Space Containment and Housing


Space Containment and Housing

Space Containment and Housing is a group for collecting, sharing, and brainstorming emergency, temporary, portable, and permanent housing using alternative and low-tech methods and materials.

Thanks to Michael Treehouse for the appropriate name of this group and the diagram in our heading (see

Members: 15
Latest Activity: Oct 13, 2018

The time is coming when simple, easy-to-build shelter will be an important need to be filled.

There are many of us now who need reliable, easily transported shelter, and there are some of us who have a strong understanding and background in these things.

Whyt Mountain bear has recently started a discussion about one such type of structure and Michael Treehouse has contributed greatly to that thread.

There is more detail that needs to be ironed out, so I've created this group to accommodate those discussions, and any others pertaining to our need for safe reliable structures.

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Comment by Cody George Aden on June 23, 2013 at 5:57pm

The baler is not cheap, but it is well made and should last a long time. The bales are too cute to feed to livestock. I am sure they would be marketable as lawn decorations in the fall, but then they would probably all end up in a landfill. I would rather build housing, but it requires a lot of physical labor. I have heard said that many hands make light work. Hope to find those hands. Semi permanent, nothing lasts forever, not even a sun. Might even find someone who can teach me how to load pictures onto the web. 

Comment by Michael treehouse on June 23, 2013 at 5:23pm

Sounds good, Cody.  Natural, cheap, and permanent.

I look forward to seeing the pictures.

Comment by Cody George Aden on June 23, 2013 at 11:51am

Here is my idea of real living. I have a caeb baler. Just got it . Only have made 180 bales. 200 bales+ or -. Stacked in double rows circular and staggered , four high, topped with a ceiling and a government grain bin roof. Pack the cracks with cob. Wrap with old barbed wire and stucco. Like a yurt and wickiup both. 

Comment by Michael treehouse on April 19, 2012 at 9:41am

A good resource is Lloyde Kahn's Blog, mostly about tiny homes

Comment by Wajos Awasos"Mountain Bear" on April 10, 2012 at 11:32am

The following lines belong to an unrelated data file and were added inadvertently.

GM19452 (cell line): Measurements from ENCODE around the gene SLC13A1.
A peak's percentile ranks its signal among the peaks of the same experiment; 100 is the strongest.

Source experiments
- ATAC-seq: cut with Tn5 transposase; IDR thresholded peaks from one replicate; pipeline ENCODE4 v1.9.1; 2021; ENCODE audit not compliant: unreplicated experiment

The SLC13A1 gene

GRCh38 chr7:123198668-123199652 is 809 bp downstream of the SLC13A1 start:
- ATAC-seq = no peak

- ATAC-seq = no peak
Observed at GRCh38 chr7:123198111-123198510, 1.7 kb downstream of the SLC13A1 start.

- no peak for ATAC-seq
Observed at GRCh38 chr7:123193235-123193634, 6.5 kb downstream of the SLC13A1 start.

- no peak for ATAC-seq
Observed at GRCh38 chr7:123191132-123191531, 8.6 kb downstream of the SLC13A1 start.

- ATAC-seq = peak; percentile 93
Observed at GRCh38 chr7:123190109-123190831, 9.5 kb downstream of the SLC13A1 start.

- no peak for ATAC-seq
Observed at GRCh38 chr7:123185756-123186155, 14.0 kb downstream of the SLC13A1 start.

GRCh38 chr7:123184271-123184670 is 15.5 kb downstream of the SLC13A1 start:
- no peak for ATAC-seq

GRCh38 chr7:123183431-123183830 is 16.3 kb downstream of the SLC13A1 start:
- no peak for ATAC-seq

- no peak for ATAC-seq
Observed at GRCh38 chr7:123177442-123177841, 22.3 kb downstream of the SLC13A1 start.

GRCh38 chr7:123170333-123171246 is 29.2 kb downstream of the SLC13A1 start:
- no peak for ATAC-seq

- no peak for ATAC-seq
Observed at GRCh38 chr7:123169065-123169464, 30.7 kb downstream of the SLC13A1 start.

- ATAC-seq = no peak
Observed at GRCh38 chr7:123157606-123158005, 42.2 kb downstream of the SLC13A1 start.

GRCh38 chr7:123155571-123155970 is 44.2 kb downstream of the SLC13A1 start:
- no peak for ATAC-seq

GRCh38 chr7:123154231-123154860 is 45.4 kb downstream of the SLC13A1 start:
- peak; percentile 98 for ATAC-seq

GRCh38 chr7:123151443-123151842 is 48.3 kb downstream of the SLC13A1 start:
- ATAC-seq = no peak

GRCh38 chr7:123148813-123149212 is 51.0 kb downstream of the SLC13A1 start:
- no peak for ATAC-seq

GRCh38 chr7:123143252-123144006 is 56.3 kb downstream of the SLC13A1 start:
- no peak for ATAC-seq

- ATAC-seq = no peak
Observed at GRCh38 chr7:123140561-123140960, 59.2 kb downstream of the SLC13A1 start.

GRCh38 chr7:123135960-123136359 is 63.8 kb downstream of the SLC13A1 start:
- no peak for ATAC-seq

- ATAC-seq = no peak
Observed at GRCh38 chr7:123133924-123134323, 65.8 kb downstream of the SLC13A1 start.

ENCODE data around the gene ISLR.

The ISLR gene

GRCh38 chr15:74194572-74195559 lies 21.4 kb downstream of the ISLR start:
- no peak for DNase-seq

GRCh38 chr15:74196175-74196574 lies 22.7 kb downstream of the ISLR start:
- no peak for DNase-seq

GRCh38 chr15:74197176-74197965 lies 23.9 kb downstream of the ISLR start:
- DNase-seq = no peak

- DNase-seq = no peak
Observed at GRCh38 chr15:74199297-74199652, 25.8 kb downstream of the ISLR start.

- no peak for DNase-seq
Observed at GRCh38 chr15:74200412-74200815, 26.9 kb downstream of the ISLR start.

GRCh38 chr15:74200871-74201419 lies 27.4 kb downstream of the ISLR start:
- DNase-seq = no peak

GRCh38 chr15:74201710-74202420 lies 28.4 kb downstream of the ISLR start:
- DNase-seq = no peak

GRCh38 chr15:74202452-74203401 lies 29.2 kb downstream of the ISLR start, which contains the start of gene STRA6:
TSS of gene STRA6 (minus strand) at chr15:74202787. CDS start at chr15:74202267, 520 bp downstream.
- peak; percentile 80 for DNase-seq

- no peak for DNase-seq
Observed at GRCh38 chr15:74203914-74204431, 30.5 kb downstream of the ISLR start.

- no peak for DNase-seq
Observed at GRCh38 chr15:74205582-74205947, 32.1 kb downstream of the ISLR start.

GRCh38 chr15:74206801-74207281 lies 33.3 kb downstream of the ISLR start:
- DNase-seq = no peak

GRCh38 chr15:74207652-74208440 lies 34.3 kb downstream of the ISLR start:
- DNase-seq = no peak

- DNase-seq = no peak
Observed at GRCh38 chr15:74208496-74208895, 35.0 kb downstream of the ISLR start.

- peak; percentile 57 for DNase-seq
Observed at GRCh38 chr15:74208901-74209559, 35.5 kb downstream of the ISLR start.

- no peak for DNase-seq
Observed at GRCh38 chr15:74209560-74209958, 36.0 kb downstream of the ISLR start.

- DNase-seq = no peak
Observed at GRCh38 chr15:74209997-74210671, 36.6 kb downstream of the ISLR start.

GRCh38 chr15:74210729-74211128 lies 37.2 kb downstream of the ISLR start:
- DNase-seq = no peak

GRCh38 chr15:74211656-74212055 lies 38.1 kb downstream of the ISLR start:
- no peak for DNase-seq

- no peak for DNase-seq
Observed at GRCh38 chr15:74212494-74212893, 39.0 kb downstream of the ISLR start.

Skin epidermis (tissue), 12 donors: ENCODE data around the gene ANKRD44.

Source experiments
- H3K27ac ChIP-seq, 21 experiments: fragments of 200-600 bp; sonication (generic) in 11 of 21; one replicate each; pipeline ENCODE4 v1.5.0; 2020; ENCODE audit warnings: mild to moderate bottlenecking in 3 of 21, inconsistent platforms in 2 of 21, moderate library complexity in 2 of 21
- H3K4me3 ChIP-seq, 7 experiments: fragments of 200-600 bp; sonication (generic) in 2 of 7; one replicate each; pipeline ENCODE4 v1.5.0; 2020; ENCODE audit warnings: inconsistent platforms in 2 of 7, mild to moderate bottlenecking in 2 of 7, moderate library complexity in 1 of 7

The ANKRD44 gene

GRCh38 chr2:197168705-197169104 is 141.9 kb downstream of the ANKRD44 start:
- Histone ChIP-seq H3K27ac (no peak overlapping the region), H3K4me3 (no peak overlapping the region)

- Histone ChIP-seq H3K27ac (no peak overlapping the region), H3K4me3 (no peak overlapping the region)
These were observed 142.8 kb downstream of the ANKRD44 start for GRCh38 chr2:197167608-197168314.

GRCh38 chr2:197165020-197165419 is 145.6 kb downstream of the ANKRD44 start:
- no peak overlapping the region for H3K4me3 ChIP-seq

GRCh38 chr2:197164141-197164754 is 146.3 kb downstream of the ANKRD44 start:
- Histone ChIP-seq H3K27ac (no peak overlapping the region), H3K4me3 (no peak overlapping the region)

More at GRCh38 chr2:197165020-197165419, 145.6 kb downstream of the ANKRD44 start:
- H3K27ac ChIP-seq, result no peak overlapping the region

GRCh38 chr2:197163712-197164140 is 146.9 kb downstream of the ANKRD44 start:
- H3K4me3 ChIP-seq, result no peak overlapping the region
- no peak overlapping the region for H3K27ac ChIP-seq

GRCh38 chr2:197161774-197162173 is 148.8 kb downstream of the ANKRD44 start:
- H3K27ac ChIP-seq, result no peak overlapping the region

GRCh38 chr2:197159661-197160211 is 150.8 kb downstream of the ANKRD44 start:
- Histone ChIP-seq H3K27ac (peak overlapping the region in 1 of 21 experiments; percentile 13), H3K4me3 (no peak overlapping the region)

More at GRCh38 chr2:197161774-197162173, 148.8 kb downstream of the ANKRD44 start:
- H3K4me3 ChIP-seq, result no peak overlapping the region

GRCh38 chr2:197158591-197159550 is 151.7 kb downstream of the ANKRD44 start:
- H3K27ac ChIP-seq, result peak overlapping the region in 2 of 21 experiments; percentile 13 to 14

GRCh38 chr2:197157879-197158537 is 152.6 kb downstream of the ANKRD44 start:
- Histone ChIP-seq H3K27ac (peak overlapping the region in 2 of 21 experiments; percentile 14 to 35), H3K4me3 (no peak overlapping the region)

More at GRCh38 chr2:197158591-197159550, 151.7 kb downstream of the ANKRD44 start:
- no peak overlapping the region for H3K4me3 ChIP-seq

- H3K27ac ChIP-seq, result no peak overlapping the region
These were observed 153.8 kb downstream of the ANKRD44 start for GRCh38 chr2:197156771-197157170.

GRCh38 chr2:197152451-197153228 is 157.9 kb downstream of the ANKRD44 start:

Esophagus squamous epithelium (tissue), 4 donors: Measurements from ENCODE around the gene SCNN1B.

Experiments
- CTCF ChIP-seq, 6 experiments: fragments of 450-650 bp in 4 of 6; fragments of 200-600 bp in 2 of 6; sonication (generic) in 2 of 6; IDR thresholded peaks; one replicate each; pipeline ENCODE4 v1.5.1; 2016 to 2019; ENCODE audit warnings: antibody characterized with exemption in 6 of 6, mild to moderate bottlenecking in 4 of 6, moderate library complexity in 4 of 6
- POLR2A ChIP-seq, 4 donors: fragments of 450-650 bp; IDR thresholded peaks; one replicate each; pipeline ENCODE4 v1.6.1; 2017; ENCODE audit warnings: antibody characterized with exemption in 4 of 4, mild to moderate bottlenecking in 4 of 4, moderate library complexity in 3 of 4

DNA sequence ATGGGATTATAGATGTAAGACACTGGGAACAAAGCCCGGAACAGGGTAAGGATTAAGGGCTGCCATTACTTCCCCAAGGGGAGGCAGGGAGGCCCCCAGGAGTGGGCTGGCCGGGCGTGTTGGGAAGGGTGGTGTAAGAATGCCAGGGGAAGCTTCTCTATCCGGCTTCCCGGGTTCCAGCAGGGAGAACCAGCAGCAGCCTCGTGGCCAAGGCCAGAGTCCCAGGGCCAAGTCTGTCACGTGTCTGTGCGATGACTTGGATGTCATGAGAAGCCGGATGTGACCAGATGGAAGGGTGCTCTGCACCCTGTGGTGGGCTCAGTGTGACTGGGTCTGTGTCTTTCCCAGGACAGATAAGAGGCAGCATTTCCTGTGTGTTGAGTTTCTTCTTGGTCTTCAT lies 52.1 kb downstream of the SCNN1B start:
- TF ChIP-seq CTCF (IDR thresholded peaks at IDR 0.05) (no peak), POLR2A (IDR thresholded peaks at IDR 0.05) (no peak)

O K bug out shelter for an emergency ; Sea containers cave in , under dirt 

 Here's the cost limits a $1,000.00 to $1,500.00 or less ... Used fuel tanks 1,000 to 1,200 gallons to be large enough , to be able to stand up inside & to lay down inside ... Do not know if a junk van would work if put in ground , using rear doors as an enter/exit point . Trying to figure out a but out place on my land as a shelter ... limited materials , no time in my life 's day to day to build ; looking for a back hoe os if & when ready I can get a hole dug , found the spot . Hidden from view : found out County will tax on root cellars if they see them .An old school bus may be the thing but if anyone can think of different things to do please add idea's ...Septic tanks are out because the septic tank MFG. Co. has to report where a tank is set or delivered to anyone property . 

 By law I have to report having a hole dug , or a drainage ditch dug ; or any landscape  done ... pond ect.  So I'm looking for a private back hoe .

Comment by Old Jules on January 5, 2012 at 1:37pm

This chicken house is built entirely from salvaged materials and could have gone up in a day if I'd had help doing it.  If I get rid of my chickens I might well make a few innovative changes and move into it.  It's actually a lot more sound structure than the cabin I occupy.



The camper shell roof, the shower doors, most of the lumber, the bedsprings that form the loft beneath the camper shell were free and the lumber was mostly free.


It's not portable, but as a semi-permanent dwelling constructed before things get too bad for near-nothing cost, I'd pick it over most standardized design structures I've seen on the web.

General construction and material details are here along with more photos of it under construction:


Building A Salvage Chicken-Hilton – One Man Band

and here:

White Trash Repairs: Throwing Down the Gauntlet




Comment by Morgan on December 14, 2011 at 9:02pm

Thanks, Michael. Excellent concept!

That's definitely a keeper.

Comment by Michael treehouse on December 13, 2011 at 9:34pm

Alright, then, here's a simpler grouping  

Comment by Michael treehouse on December 13, 2011 at 8:55pm

Clustering of Triacontas

Comment by Michael treehouse on December 13, 2011 at 8:47pm

This is another way to make a simple abode in golden proportions using the principle of the 30-sided rhombic triaconta hedron.

I am planning to make one using sheets of cedar T-111 plywood, and 1 x 4's, screwed together with drywall screws using my battery-powered screw-gun.

Shown is the cut pattern for the rhombuses, being 4' wide, so there is no waste. The leftover peices will make another rhombus, with a 6" strip leftover, which can be used as flashing.

The first row of rhombuses are vertical, and a triangle is left on to make a flat bottom. The connectors are made of 1 x 4's, formed into a member of triangular cross-section, with one side being shorter, and having its edges cut on an 18 degree angle.

The inside plywood may be assembled first, or you can make finished wall panels, having two edges open and two filled with connectors.

Some panels will be made with doors and windows.

Being a fairly small building, it's easy to heat, so one may want to simply do the inside only, and throw a fabric over it , like a tent.

The resulting polyhedrons will cluster, as shown in my next post.


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